1. The mechanisms involved in the apoptotic effect of saikosaponin-d, a triterpene saponin from Bupleurum falcatum L., were studied in human CEM lymphocytes and compared with those of dexamethasone (3 x 10(-7) M). 2. Saikosaponin-d (10(-8) to 10(-5) M) inhibited the serum-stimulated [(3)H]-thymidine incorporation in a concentration-dependent manner. Dexamethasone also inhibited serum-stimulated [(3)H]-thymidine incorporation. 3. Cell viability was unaffected by saikosaponin-d until 10(-5) - 10(-4) M. Dexamethasone significantly reduced the number of viable cells. 4. Following saikosaponin-d (10(-5) - 10(-4) M) treatment, flow cytometry analysis of propidium iodide-stained cells showed a significant increase in the percentage of cells in the apoptotic region. Dexamethasone also significantly increased the percentage of apoptotic cells. The supravital exposure to propidium iodide and annexin V labelling demonstrated that saikosaponin-d (10(-5) - 10(-4) M) induced apoptosis as well as necrosis. 5. The apoptotic effect of saikosaponin-d (3 x 10(-6) - 10(-4) M) was also demonstrated by TUNEL analysis and DNA laddering. The percentage of apoptotic cells induced by saikosaponin-d (3 x 10(-6) - 10(-5) M) was unaffected by the presence of Z-VAD-FMK, indicating that saikosaponin-d-induced apoptosis may not be mediated by caspase activity. However, the percentage of apoptotic cells induced by dexamethasone was significantly reduced by the presence of Z-VAD-FMK. 6. Levels of c-myc, p53, and bcl-2 mRNA were analysed by the reverse transcription-polymerase chain reaction. Levels of c-myc and p53 mRNA were significantly increased, while the level of bcl-2 mRNA was decreased, by saikosaponin-d (10(-5) M) treatment. Dexamethasone did not significantly change the expression of these genes. 7. It is suggested that the apoptotic effect of saikosaponin-d may be partly mediated by increases in c-myc and p53 mRNA levels accompanied by a decrease in bcl-2 mRNA level.  (+info)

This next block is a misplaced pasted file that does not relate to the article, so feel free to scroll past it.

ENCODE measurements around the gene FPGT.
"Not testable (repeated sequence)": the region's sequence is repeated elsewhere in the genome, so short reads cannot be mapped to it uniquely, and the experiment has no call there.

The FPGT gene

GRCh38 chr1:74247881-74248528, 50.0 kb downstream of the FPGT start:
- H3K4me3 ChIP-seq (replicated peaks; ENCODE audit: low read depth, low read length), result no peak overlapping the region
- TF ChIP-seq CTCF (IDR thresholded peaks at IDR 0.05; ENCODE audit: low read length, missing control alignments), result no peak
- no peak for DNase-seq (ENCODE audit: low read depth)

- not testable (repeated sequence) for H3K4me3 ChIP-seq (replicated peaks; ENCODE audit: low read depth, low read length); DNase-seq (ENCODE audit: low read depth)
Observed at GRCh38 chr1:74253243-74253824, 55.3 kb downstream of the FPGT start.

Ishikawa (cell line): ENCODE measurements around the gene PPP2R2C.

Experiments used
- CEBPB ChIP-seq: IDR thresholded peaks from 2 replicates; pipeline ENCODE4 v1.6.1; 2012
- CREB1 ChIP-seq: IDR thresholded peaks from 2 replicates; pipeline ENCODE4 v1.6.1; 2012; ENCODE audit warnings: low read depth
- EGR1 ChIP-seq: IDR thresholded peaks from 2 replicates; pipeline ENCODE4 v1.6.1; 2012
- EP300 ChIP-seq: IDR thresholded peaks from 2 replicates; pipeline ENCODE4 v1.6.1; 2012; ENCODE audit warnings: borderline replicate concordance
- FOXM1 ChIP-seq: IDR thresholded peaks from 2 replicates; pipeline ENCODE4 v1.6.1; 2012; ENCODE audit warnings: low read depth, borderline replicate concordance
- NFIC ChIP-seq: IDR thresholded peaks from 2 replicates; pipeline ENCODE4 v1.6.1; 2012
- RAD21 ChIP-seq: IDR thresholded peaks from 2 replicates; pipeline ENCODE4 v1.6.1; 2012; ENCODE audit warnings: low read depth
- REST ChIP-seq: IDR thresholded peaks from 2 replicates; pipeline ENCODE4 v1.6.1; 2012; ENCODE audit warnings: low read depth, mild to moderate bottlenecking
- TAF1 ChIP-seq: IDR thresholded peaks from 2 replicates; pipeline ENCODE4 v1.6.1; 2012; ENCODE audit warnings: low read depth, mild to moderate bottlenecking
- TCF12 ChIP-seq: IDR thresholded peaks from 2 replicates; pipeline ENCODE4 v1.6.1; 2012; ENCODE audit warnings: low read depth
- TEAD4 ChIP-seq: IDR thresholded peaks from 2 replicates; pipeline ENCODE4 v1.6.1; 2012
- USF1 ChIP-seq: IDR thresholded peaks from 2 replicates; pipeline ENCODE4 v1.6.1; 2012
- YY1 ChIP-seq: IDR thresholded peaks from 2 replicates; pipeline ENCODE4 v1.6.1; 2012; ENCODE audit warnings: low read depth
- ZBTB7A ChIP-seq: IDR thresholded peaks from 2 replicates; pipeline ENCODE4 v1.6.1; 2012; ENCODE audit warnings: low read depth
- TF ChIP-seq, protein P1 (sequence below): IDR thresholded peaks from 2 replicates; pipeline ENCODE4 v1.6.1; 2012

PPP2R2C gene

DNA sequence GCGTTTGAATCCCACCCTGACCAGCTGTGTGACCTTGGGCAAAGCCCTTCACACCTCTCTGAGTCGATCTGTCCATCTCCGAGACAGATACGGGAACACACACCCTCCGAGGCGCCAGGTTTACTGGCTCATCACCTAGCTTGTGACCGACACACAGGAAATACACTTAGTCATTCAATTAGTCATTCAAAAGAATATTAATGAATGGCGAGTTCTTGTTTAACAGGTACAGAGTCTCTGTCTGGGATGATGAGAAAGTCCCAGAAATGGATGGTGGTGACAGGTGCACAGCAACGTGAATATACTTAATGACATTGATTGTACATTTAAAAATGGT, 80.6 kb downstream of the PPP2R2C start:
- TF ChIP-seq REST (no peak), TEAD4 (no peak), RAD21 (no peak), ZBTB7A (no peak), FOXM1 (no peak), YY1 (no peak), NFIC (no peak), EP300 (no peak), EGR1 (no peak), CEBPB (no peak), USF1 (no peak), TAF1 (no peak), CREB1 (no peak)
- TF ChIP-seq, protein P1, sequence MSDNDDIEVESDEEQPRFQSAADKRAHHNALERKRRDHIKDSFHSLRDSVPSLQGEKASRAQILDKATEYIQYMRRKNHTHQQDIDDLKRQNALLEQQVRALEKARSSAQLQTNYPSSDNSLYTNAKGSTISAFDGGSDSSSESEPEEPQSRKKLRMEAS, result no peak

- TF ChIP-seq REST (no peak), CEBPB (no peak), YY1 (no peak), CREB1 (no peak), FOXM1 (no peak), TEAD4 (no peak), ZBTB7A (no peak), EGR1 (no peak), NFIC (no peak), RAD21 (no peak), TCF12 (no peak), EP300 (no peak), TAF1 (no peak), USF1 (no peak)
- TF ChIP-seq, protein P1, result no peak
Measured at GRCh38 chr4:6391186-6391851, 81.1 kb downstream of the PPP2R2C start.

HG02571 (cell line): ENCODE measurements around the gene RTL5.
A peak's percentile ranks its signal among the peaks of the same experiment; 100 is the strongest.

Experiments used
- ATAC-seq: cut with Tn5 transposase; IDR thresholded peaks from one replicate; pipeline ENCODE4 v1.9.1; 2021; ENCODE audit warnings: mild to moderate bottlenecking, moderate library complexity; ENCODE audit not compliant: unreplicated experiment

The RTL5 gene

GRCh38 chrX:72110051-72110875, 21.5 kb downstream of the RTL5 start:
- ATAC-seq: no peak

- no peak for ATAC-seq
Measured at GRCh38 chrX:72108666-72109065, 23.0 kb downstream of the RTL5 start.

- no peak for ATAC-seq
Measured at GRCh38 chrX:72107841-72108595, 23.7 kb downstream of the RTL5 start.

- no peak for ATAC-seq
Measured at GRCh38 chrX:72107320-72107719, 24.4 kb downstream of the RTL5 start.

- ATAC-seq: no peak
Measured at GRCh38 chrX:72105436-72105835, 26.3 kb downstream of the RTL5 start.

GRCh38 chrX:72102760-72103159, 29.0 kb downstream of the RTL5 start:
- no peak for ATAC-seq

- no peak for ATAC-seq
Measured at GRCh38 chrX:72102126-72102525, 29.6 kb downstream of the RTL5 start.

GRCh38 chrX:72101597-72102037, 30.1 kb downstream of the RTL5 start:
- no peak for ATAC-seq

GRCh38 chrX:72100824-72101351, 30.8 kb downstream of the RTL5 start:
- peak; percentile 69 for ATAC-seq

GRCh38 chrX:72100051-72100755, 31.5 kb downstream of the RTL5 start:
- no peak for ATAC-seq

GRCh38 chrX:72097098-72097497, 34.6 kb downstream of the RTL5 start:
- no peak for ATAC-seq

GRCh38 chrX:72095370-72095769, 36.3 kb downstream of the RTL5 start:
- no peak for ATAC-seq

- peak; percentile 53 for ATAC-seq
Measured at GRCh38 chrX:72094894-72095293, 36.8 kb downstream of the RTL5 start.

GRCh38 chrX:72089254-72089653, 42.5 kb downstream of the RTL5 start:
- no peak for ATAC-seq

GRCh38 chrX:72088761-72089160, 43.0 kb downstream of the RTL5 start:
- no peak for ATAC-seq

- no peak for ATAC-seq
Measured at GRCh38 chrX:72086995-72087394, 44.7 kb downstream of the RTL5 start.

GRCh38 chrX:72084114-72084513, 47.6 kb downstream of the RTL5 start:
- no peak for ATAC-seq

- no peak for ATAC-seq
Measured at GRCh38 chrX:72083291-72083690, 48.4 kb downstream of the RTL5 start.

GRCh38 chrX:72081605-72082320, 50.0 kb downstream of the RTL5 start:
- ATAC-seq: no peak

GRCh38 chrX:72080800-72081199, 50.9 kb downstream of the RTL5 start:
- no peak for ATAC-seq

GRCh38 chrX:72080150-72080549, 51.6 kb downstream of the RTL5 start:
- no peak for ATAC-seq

How to distinguish garlic from the other Allium vegetables. (3/92)